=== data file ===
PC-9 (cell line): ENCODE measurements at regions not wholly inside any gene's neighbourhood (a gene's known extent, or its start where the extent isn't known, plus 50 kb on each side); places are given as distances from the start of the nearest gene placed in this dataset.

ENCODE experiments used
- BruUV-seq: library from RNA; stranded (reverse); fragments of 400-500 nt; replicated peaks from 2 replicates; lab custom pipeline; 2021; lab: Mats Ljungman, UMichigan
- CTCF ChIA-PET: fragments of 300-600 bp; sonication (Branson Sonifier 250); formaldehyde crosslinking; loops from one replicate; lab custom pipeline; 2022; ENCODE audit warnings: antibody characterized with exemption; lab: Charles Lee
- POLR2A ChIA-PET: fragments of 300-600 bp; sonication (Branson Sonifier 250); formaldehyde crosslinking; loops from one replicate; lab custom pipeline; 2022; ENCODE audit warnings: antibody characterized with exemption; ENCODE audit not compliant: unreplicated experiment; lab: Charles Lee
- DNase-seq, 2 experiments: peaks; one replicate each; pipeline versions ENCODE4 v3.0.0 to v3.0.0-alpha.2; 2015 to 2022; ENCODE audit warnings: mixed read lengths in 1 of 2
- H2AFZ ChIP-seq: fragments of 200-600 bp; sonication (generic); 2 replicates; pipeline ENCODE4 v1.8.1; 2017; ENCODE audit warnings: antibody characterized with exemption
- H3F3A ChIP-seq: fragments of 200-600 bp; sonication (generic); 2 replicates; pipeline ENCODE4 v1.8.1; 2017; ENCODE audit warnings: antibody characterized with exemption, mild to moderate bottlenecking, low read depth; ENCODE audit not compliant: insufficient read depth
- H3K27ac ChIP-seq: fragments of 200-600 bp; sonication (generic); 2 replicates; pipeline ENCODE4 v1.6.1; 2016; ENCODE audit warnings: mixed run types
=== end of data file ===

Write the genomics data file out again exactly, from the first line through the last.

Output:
PC-9 (cell line): ENCODE measurements at regions not wholly inside any gene's neighbourhood (a gene's known extent, or its start where the extent isn't known, plus 50 kb on each side); places are given as distances from the start of the nearest gene placed in this dataset.

ENCODE experiments used
- BruUV-seq: library from RNA; stranded (reverse); fragments of 400-500 nt; replicated peaks from 2 replicates; lab custom pipeline; 2021; lab: Mats Ljungman, UMichigan
- CTCF ChIA-PET: fragments of 300-600 bp; sonication (Branson Sonifier 250); formaldehyde crosslinking; loops from one replicate; lab custom pipeline; 2022; ENCODE audit warnings: antibody characterized with exemption; lab: Charles Lee
- POLR2A ChIA-PET: fragments of 300-600 bp; sonication (Branson Sonifier 250); formaldehyde crosslinking; loops from one replicate; lab custom pipeline; 2022; ENCODE audit warnings: antibody characterized with exemption; ENCODE audit not compliant: unreplicated experiment; lab: Charles Lee
- DNase-seq, 2 experiments: peaks; one replicate each; pipeline versions ENCODE4 v3.0.0 to v3.0.0-alpha.2; 2015 to 2022; ENCODE audit warnings: mixed read lengths in 1 of 2
- H2AFZ ChIP-seq: fragments of 200-600 bp; sonication (generic); 2 replicates; pipeline ENCODE4 v1.8.1; 2017; ENCODE audit warnings: antibody characterized with exemption
- H3F3A ChIP-seq: fragments of 200-600 bp; sonication (generic); 2 replicates; pipeline ENCODE4 v1.8.1; 2017; ENCODE audit warnings: antibody characterized with exemption, mild to moderate bottlenecking, low read depth; ENCODE audit not compliant: insufficient read depth
- H3K27ac ChIP-seq: fragments of 200-600 bp; sonication (generic); 2 replicates; pipeline ENCODE4 v1.6.1; 2016; ENCODE audit warnings: mixed run types